Upgrading your cooling system

Cooling system inside the PC

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Speaking of CPUs, making sure your CPU gets a healthy dose of fresh air is a must in any setup. By doing so, you can even improve the overall performance and lifespan of your PC.

Modern processors can run in a variety of temperatures, but in general you’ll want to avoid anything above 80°C / 176°F. one another). As such, upgrading your original CPU heatsink with a more powerful air cooler or even a all-in-one liquid cooler can give your system a nice little boost.

Properly cooling your PC is especially important for gamers looking to overclock their CPUs. Your ears will probably thank you too. Upgrading to a better cooling system will eliminate the pesky rattling and swirling of your PC’s stock fan.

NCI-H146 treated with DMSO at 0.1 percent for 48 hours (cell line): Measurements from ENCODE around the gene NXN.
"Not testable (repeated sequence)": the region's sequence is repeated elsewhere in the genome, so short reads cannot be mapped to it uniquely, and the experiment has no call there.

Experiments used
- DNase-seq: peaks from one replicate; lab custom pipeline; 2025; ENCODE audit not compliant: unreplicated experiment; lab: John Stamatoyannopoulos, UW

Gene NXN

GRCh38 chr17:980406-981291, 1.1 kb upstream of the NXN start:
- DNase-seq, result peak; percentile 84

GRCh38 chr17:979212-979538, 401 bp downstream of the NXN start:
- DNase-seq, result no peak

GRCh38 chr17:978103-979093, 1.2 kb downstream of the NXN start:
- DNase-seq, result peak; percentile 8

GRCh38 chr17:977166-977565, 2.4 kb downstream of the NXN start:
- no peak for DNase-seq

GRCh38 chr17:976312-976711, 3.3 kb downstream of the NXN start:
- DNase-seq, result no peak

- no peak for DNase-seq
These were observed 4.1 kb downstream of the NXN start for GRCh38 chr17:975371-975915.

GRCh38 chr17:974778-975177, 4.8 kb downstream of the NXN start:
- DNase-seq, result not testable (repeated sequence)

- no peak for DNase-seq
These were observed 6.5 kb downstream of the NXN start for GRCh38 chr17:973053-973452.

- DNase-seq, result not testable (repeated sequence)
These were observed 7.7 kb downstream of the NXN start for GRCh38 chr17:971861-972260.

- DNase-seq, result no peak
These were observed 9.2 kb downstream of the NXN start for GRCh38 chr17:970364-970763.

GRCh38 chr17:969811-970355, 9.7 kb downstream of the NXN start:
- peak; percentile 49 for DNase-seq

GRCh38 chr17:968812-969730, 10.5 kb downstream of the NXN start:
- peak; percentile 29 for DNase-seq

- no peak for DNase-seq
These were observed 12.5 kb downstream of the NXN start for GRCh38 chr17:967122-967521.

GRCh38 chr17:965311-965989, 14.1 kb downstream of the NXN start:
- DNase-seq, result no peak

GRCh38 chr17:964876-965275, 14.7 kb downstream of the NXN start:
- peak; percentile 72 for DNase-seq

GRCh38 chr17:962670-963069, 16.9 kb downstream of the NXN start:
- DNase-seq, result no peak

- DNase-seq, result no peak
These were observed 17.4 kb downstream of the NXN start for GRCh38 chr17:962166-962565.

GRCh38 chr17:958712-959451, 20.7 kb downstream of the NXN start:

Upgrading your graphics card (GPU)

Nvidia GeForce RTX 3060Ti

(Image credit: Nvidia)

Last, but not least, the holy grail of the gamer: the graphics card. Since nothing will improve your gaming experience more significantly than a shiny new GPU, gamers are often eager to replace this component.

When should you look to replace your aging graphics card? Getting choppy frame rates while playing recently released games is a dead giveaway. Typically you want to get at least 60fps on 1920×1080 resolution, but most games should still be playable as long as the framerate doesn’t drop below 30fps.

Ultimately, the exact GPU you need will depend on the games you play. Most AAA games and esports, such as Overwatch and League of Legends, can run well on a decent mid-range GPU. As such, even a modest upgrade like the GeForce RTX 2060 could do your setup wonders.

However, if you insist on playing much more graphically intense games, such as Cyberpunk 2077, at the highest settings possible, you may need to splurge on a more powerful GPU like the GeForce RTX 3080. Just make sure your motherboard is compatible and that all other components in your PC allow you to take advantage of the power boost provided by a brand new graphics card.